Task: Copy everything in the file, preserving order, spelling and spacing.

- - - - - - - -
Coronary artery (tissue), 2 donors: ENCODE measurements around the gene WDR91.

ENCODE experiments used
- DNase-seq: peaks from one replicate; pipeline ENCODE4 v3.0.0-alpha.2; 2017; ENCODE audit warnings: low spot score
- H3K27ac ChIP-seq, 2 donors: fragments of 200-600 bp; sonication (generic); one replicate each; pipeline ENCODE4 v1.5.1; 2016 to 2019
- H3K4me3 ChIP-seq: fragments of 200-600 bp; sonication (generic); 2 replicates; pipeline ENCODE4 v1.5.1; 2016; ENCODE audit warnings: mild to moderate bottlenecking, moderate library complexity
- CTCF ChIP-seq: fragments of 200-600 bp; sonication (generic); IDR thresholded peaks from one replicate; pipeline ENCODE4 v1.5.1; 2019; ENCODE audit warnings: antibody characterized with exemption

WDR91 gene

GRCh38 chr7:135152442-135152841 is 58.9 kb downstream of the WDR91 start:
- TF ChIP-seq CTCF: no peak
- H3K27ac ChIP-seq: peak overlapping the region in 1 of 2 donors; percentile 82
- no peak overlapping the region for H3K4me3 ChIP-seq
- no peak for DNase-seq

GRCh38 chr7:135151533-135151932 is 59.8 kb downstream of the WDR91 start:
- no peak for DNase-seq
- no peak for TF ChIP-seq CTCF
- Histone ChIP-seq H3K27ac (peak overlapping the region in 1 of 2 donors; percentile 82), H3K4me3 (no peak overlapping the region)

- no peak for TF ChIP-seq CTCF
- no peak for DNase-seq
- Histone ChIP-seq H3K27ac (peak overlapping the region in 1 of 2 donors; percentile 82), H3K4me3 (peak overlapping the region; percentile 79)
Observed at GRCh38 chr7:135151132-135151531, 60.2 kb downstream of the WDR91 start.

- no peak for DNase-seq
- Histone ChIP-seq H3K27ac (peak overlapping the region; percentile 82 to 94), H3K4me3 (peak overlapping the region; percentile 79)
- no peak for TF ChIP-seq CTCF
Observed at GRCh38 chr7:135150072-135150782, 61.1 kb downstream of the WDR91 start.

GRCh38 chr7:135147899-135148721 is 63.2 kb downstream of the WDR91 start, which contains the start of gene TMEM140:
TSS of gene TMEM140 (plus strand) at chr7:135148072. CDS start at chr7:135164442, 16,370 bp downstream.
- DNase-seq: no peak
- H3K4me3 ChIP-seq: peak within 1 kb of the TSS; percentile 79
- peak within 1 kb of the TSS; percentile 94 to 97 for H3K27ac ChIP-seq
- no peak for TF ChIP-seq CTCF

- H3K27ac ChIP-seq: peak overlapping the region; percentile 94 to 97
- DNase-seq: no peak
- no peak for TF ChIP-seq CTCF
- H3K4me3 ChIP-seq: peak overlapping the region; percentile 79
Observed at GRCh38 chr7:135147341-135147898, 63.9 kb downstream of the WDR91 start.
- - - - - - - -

Coronary artery (tissue), 2 donors: ENCODE measurements around the gene WDR91.

ENCODE experiments used
- DNase-seq: peaks from one replicate; pipeline ENCODE4 v3.0.0-alpha.2; 2017; ENCODE audit warnings: low spot score
- H3K27ac ChIP-seq, 2 donors: fragments of 200-600 bp; sonication (generic); one replicate each; pipeline ENCODE4 v1.5.1; 2016 to 2019
- H3K4me3 ChIP-seq: fragments of 200-600 bp; sonication (generic); 2 replicates; pipeline ENCODE4 v1.5.1; 2016; ENCODE audit warnings: mild to moderate bottlenecking, moderate library complexity
- CTCF ChIP-seq: fragments of 200-600 bp; sonication (generic); IDR thresholded peaks from one replicate; pipeline ENCODE4 v1.5.1; 2019; ENCODE audit warnings: antibody characterized with exemption

WDR91 gene

GRCh38 chr7:135152442-135152841 is 58.9 kb downstream of the WDR91 start:
- TF ChIP-seq CTCF: no peak
- H3K27ac ChIP-seq: peak overlapping the region in 1 of 2 donors; percentile 82
- no peak overlapping the region for H3K4me3 ChIP-seq
- no peak for DNase-seq

GRCh38 chr7:135151533-135151932 is 59.8 kb downstream of the WDR91 start:
- no peak for DNase-seq
- no peak for TF ChIP-seq CTCF
- Histone ChIP-seq H3K27ac (peak overlapping the region in 1 of 2 donors; percentile 82), H3K4me3 (no peak overlapping the region)

- no peak for TF ChIP-seq CTCF
- no peak for DNase-seq
- Histone ChIP-seq H3K27ac (peak overlapping the region in 1 of 2 donors; percentile 82), H3K4me3 (peak overlapping the region; percentile 79)
Observed at GRCh38 chr7:135151132-135151531, 60.2 kb downstream of the WDR91 start.

- no peak for DNase-seq
- Histone ChIP-seq H3K27ac (peak overlapping the region; percentile 82 to 94), H3K4me3 (peak overlapping the region; percentile 79)
- no peak for TF ChIP-seq CTCF
Observed at GRCh38 chr7:135150072-135150782, 61.1 kb downstream of the WDR91 start.

GRCh38 chr7:135147899-135148721 is 63.2 kb downstream of the WDR91 start, which contains the start of gene TMEM140:
TSS of gene TMEM140 (plus strand) at chr7:135148072. CDS start at chr7:135164442, 16,370 bp downstream.
- DNase-seq: no peak
- H3K4me3 ChIP-seq: peak within 1 kb of the TSS; percentile 79
- peak within 1 kb of the TSS; percentile 94 to 97 for H3K27ac ChIP-seq
- no peak for TF ChIP-seq CTCF

- H3K27ac ChIP-seq: peak overlapping the region; percentile 94 to 97
- DNase-seq: no peak
- no peak for TF ChIP-seq CTCF
- H3K4me3 ChIP-seq: peak overlapping the region; percentile 79
Observed at GRCh38 chr7:135147341-135147898, 63.9 kb downstream of the WDR91 start.